According to Ernst & Young’s Middle East IPO Update, regional capital markets raised $21.7m in the first quarter of 2011, down 94.8 per cent from the $420.4m raised in the first quarter of 2010. The regional markets raised only 0.45 per cent of global IPO funds in Q1 2011.
Nine IPOs expected to raise around $4.7b altogether were postponed or withdrawn in the Europe, Middle East and Africa region during March 2011, the largest monthly estimated volume since October 2008.
One IPO each in Syria and the UAE saw the lowest quarterly fund raising in MENA through the IPO route over the past five years. The Insurance House in Abu Dhabi, UAE, raised $18.6m and the Middle East Exchange Company in Syria raised $3.1m.
“The regional IPO market has fallen to its lowest level in five years during the last quarter. Besides the significant developments across the region, the main factor driving the market down has been weak investor sentiment due to underperforming stock markets and risk aversion,” said Phil Gandier, MENA Head of Transaction Advisory Services, Ernst & Young.
“This downward trend could be reversed in the second quarter if some of the announced and open IPOs firm up their plans and choose to list. The IPO of the National Takaful Company (Wataniya) in the UAE, which came in the second quarter and was oversubscribed seven times, demonstrates that investors may have begun warming up to the primary markets,” he added.
“Recent turmoil in the Middle East and Japan has unsettled broader stock market indexes, spooked investors, and slowed down the pace of new issuances in March. However, investors have been waiting for some time now to invest their capital, and the IPO market is still open for the right growth story and realistic valuation,” said Gregory K. Ericksen, Global Vice Chair for Strategic Growth Markets for Ernst & Young.
US PE-backed listings drove global IPO activity in the first quarter of 2011, with the New York Stock Exchange (NYSE) taking the lead among world exchanges for the first time in two years. While the US exchanges began closing the gap on Chinese IPO dominance (32 per cent), the Greater Chinese exchanges raised more than a third of total capital raised (52 per cent) globally.
In the first three months of the year, global IPO activity saw 290 deals worth $46.1b, down 14 per cent by capital raised, compared to the same period last year. For the first time since 2008, the NYSE took the lead among world exchanges, raising $13.8b (29.8 per cent) of the total capital, followed by the $11.2b (24.3 per cent) capital raised on the Shenzhen Stock Exchange, ($5.6b), Singapore (12.2 per cent), and ($4.5b), Shanghai (9.8 per cent).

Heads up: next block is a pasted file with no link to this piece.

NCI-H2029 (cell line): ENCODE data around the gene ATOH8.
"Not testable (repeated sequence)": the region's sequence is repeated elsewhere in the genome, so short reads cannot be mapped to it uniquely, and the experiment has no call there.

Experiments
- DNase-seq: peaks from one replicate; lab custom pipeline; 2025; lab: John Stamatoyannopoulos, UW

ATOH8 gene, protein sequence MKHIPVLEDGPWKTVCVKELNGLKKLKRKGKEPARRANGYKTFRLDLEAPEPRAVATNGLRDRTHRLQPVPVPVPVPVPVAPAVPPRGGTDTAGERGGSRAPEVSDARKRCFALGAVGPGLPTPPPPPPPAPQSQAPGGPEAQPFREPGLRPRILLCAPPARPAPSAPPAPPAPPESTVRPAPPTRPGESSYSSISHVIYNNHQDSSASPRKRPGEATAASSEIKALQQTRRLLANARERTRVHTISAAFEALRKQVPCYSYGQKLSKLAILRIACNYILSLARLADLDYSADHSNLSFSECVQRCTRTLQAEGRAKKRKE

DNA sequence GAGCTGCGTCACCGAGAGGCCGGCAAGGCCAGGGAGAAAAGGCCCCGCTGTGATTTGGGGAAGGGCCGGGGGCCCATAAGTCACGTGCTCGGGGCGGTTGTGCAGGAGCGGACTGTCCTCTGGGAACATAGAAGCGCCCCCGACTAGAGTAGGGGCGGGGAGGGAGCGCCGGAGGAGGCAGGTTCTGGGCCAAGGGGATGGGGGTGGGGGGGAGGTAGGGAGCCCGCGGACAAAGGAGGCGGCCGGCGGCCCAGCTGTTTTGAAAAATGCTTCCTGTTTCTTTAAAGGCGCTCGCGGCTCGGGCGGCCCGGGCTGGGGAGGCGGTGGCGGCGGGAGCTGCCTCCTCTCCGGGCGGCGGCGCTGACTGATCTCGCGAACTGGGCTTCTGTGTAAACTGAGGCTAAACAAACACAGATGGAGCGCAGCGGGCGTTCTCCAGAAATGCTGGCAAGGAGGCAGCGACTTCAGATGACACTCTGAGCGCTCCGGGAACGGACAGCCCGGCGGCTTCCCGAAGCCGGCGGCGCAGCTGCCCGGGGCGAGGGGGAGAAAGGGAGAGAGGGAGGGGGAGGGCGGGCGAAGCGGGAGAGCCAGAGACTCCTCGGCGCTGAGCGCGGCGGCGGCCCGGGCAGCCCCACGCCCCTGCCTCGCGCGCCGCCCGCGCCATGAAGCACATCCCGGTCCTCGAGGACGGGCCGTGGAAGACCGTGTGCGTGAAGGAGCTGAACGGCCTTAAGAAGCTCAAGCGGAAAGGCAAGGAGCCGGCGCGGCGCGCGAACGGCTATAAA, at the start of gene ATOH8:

In Q1, the NYSE, NASDAQ and AMEX exchanges raised $15b combined, driven by smaller companies, particularly in the health care and energy sectors. US PE investors continue to exit earlier leveraged investments, including America’s largest hospital chain operator, HCA Holdings Inc. which raised $4.3b in March, the largest PE-backed IPO in history. Bolstered by rising oil prices, energy company Kinder Morgan, completed a $3.3b IPO, the third largest PE-backed deal ever.
China and Hong Kong issuers continued to lead global IPO activity with 111 deals (accounting for 38.3 per cent of total deals globally); valued at $23.9b (52 per cent of global fund raised). The largest global IPO in Q1 was the $5.5b Singapore listing of Hong-Kong based transportation conglomerate, Hutchison Port Holdings, reflecting an upturn in global trade and container traffic following the global financial crisis. The second largest IPO in Asia (and the fifth largest globally) was the $1.4b Shanghai listing of clean energy company, Sinovel Wind Group Co, maker of wind turbines.
Fuelled by high rates of GDP growth, domestic consumption, foreign capital inflows, and infrastructure investment, Brazil, Argentina and Mexico raised $2.7b in seven IPOs globally. Latin America’s largest economy, Brazil conducted five IPOs, raising an impressive $2.1b as local companies tapped the stock market to finance expansion plans.
By contrast, Europe raised just $2.5b in 51 listings, well below the $8.4b in 48 deals raised over the same period last year. Although European IPO pipelines remain packed with companies keen for public capital, sovereign debt concerns and global uncertainty continue to hamper valuations and dampen European investor appetites.
In Q1, the industrials sector (particularly transportation and machinery companies), raised the most funds ($12.6b). This was followed by the energy sector ($7.9b in 23 deals) and health care sector ($6.2b in 29 deals). By number of deals, the leading sectors were the materials sector (60 deals valued at $4.6b), industrials sector (48 deals) and technology sector (35 deals worth $2.8b).